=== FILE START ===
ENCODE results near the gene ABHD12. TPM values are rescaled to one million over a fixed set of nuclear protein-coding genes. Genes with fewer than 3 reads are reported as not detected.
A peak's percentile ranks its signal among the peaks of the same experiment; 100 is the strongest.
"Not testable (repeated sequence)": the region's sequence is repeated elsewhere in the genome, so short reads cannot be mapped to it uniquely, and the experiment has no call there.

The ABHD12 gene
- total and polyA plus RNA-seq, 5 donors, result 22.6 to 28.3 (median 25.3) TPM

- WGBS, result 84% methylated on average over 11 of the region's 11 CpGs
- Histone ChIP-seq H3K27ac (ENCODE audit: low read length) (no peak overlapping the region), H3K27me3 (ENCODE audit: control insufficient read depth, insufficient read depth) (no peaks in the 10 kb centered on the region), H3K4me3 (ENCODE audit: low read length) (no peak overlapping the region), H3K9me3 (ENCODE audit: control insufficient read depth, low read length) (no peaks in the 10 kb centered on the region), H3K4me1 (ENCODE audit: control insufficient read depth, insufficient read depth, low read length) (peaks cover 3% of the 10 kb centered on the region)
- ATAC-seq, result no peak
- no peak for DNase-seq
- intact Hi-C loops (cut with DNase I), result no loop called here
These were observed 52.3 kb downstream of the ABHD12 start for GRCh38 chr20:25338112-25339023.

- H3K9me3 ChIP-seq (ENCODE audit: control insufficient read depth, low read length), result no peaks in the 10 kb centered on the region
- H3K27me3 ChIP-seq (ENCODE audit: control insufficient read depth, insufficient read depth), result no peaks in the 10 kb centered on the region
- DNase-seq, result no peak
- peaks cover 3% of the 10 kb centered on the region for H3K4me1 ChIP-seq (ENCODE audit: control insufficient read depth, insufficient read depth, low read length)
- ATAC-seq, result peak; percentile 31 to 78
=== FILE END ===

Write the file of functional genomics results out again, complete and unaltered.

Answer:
ENCODE results near the gene ABHD12. TPM values are rescaled to one million over a fixed set of nuclear protein-coding genes. Genes with fewer than 3 reads are reported as not detected.
A peak's percentile ranks its signal among the peaks of the same experiment; 100 is the strongest.
"Not testable (repeated sequence)": the region's sequence is repeated elsewhere in the genome, so short reads cannot be mapped to it uniquely, and the experiment has no call there.

The ABHD12 gene
- total and polyA plus RNA-seq, 5 donors, result 22.6 to 28.3 (median 25.3) TPM

- WGBS, result 84% methylated on average over 11 of the region's 11 CpGs
- Histone ChIP-seq H3K27ac (ENCODE audit: low read length) (no peak overlapping the region), H3K27me3 (ENCODE audit: control insufficient read depth, insufficient read depth) (no peaks in the 10 kb centered on the region), H3K4me3 (ENCODE audit: low read length) (no peak overlapping the region), H3K9me3 (ENCODE audit: control insufficient read depth, low read length) (no peaks in the 10 kb centered on the region), H3K4me1 (ENCODE audit: control insufficient read depth, insufficient read depth, low read length) (peaks cover 3% of the 10 kb centered on the region)
- ATAC-seq, result no peak
- no peak for DNase-seq
- intact Hi-C loops (cut with DNase I), result no loop called here
These were observed 52.3 kb downstream of the ABHD12 start for GRCh38 chr20:25338112-25339023.

- H3K9me3 ChIP-seq (ENCODE audit: control insufficient read depth, low read length), result no peaks in the 10 kb centered on the region
- H3K27me3 ChIP-seq (ENCODE audit: control insufficient read depth, insufficient read depth), result no peaks in the 10 kb centered on the region
- DNase-seq, result no peak
- peaks cover 3% of the 10 kb centered on the region for H3K4me1 ChIP-seq (ENCODE audit: control insufficient read depth, insufficient read depth, low read length)
- ATAC-seq, result peak; percentile 31 to 78